Many experts in our midst, including economists, believe that the Tinubu administration is confronting the economic and security challenge appropriately. They agree that the new policies instituted by the Nigerian government under his watch would need a little time to blossom.
Against this backdtop, Tinubu deserves our understanding, not our condemnation. He deserves to be applauded for removing the fuel subsidy rather than being demonised
Some say he removed subsidy without a plan. Given the fact that there was no budgetary provision left by his predecessor for funding the subsidy regime beyond the month of June, it means as some Nigerians have argued that by the time he took the oath of office subsidy was technically dead.
In our view, in not removing the subsidy regime, the Tinubu administration would have succeeded in killing the country’s deregulation plan.
It would equally have made mockery of the Petroleum Industry Act passed by the National Assembly and increased our debt profile as a result of constant borrowing from internal and extetnal sources.
At least, Wale Edun, Minister of Finance has assured Nigerians that there would be no more borrowing. This means that the mortgage of the future of our children and children’s children would be averted.
We need to make a point and quickly too. We would put a greater burden on the economy if we were to abandon the policy direction for another at this stage. Not only shall we lose time and momentum, we shall lose resources.
We also want to make another point. States and local governments which are earning increased revenue from the removal of subsidy must come more forcefully into the picture.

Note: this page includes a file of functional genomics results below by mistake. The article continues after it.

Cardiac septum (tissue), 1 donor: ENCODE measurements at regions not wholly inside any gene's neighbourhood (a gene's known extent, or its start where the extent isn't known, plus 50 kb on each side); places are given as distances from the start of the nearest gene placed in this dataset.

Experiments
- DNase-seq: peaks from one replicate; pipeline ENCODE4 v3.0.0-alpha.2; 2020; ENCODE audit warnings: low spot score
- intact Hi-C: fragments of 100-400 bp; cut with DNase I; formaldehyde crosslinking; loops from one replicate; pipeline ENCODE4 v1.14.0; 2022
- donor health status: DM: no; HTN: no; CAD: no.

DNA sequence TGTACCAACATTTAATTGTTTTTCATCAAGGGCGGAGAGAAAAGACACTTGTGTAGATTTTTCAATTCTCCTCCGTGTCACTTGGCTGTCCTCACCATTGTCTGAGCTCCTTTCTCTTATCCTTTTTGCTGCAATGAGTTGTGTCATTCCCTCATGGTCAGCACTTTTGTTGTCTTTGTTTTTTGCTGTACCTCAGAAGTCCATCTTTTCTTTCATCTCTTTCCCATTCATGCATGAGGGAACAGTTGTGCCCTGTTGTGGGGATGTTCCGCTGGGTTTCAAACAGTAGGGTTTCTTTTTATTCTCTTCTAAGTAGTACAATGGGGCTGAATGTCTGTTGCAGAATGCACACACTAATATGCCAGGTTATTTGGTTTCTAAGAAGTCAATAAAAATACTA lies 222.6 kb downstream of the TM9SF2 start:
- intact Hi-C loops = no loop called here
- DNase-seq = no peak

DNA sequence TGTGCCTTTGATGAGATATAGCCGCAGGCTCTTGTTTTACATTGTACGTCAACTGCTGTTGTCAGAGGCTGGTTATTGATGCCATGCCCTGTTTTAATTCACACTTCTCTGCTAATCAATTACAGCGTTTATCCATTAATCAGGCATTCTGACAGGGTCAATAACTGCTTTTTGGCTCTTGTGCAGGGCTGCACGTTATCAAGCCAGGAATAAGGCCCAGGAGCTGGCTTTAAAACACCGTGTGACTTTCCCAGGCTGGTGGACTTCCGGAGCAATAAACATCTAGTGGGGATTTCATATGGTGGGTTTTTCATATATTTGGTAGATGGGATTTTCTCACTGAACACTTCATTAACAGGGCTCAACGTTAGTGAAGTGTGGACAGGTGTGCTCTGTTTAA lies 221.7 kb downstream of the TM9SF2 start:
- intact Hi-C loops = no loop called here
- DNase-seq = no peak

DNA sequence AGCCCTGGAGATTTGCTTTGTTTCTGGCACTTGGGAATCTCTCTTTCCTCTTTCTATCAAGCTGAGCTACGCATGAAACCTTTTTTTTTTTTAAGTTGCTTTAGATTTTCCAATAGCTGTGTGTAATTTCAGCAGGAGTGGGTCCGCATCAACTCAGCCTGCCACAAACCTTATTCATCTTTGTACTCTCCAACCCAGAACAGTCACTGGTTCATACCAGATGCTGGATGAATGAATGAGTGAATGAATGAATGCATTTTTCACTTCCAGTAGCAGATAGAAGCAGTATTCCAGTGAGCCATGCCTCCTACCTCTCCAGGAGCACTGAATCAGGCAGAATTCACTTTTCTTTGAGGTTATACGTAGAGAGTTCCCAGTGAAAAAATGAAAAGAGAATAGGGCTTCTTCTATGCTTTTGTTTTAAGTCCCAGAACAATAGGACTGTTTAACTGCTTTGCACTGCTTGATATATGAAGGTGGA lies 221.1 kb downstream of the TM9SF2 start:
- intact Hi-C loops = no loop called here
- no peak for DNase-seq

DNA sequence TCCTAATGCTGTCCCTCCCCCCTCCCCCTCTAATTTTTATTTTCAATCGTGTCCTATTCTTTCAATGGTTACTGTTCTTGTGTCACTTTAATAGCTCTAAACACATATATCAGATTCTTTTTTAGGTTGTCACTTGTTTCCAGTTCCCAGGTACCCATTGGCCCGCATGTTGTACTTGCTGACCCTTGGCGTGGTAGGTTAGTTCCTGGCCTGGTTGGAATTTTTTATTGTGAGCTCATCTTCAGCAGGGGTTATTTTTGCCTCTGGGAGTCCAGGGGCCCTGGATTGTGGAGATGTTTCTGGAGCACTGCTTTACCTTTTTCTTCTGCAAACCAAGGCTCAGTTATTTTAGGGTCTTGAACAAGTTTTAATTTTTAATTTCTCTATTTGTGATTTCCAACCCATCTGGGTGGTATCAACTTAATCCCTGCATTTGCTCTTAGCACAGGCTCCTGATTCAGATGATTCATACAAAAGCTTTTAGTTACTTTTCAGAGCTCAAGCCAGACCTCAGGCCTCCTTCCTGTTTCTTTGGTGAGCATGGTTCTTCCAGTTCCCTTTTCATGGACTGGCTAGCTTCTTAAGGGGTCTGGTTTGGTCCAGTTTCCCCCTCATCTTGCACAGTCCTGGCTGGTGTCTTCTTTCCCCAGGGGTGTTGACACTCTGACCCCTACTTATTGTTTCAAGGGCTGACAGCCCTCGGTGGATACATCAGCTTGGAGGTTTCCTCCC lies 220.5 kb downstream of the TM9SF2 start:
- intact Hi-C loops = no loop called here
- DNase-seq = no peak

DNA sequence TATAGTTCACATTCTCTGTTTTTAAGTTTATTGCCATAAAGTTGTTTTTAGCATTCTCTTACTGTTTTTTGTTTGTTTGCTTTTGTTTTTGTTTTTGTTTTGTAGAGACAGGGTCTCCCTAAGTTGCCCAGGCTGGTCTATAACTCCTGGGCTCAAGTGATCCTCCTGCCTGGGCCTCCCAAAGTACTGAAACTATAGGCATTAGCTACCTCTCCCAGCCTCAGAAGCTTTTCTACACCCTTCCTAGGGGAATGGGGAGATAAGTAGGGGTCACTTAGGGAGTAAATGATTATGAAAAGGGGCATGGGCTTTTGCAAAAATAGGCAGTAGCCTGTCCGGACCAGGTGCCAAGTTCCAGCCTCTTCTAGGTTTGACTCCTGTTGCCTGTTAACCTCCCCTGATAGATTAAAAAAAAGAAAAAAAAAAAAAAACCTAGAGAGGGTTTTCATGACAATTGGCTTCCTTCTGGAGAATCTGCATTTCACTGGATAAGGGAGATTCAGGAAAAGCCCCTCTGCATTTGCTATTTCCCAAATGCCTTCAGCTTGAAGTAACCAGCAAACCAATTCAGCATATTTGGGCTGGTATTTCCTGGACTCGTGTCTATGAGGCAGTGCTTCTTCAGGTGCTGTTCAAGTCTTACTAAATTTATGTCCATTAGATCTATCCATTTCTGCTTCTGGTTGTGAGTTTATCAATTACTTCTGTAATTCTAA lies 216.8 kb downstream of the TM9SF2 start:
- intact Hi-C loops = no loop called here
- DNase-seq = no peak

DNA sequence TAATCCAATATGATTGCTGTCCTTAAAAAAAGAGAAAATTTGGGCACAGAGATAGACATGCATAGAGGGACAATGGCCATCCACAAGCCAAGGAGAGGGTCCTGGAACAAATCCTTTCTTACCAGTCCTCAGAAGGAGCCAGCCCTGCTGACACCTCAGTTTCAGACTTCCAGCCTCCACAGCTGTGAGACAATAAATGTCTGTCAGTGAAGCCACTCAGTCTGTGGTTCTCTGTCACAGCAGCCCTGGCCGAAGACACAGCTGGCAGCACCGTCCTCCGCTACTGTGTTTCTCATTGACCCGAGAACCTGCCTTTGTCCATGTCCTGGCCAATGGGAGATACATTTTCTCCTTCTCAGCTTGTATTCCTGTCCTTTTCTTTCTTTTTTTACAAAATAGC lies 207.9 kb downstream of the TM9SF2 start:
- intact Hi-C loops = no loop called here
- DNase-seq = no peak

Dealing with matters of foreign policy, issues of external aggression and the protection of Nigeria’s sovereignty are the primary assignments of the Federal Government.
It can be argued that the Federal Government does not own agricultural land. It does not own land for industrial purposes except by acquisition under the Land Use Act. It may not, where there is a tussle of power, protect national parks and other monuments without the cooperation and understanding of state governments.
Besides, lands are owned by the people who are born in communities, who belong to local government areas under the control of states, and who by law are indigenes of states. This being the case, states must turn into centres of production and economic transformation.
Accordingly, states should take the lead in the fight to enhance the lifestyles of their people through the creative utilisation of resources that are available to them.
If states and local governments which are benefitting from additional revenue dished out from the centre do nothing to meet the obvious needs of the people who are structurally under their direct control, there will be chaos.
Yet, it will make sense if the overall share of revenue accruing to the federating units, especially that belonging to the Federal Government, is slashed in favour of the States and Local Government authorities. This is something that the current National Assembly ought to consider in the national interest.
Reducing the attraction which the control of the Federal Government has stimulated in the eyes of power mongers due largely to the availability of excessive funds might help reposition our democracy and swiftly encourage economic growth and the generation of wealth.